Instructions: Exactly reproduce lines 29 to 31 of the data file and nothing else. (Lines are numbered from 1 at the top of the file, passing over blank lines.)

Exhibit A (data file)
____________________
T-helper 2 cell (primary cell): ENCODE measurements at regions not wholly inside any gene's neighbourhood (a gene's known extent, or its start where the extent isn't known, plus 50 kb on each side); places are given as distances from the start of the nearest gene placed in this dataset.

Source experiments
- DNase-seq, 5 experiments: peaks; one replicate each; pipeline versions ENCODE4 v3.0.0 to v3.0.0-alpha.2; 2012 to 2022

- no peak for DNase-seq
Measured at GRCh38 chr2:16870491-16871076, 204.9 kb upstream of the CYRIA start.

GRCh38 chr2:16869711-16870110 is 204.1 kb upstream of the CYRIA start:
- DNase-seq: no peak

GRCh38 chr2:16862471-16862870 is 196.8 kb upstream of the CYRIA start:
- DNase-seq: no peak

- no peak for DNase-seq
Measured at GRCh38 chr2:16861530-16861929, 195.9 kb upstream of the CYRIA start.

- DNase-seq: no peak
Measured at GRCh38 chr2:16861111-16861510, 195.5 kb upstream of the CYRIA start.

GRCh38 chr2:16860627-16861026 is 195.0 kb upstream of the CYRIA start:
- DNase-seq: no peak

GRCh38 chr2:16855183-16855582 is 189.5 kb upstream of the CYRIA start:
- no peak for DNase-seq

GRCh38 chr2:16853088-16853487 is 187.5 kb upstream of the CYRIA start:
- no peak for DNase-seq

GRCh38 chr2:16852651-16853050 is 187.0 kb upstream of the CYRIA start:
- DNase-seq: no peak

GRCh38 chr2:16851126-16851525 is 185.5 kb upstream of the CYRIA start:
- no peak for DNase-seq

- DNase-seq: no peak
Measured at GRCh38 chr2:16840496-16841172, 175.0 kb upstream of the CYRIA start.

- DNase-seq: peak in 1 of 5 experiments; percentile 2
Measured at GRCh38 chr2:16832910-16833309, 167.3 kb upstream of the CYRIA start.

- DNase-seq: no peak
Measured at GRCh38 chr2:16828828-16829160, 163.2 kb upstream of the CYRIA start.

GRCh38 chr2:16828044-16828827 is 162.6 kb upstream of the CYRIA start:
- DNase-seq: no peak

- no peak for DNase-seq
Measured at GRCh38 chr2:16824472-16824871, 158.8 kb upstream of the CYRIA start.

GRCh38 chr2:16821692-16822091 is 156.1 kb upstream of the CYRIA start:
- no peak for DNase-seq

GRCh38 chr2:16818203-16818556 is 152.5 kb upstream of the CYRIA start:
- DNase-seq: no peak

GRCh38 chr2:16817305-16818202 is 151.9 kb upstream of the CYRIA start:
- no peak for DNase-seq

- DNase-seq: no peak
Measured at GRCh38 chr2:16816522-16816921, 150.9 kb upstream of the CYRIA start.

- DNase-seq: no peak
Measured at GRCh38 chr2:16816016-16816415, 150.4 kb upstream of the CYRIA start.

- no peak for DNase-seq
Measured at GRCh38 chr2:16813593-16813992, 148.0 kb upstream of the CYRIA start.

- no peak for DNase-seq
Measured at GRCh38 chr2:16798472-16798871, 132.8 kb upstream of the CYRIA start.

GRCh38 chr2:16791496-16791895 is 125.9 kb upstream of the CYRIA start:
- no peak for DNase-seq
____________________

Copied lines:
Measured at GRCh38 chr2:16828828-16829160, 163.2 kb upstream of the CYRIA start.

GRCh38 chr2:16828044-16828827 is 162.6 kb upstream of the CYRIA start:
- DNase-seq: no peak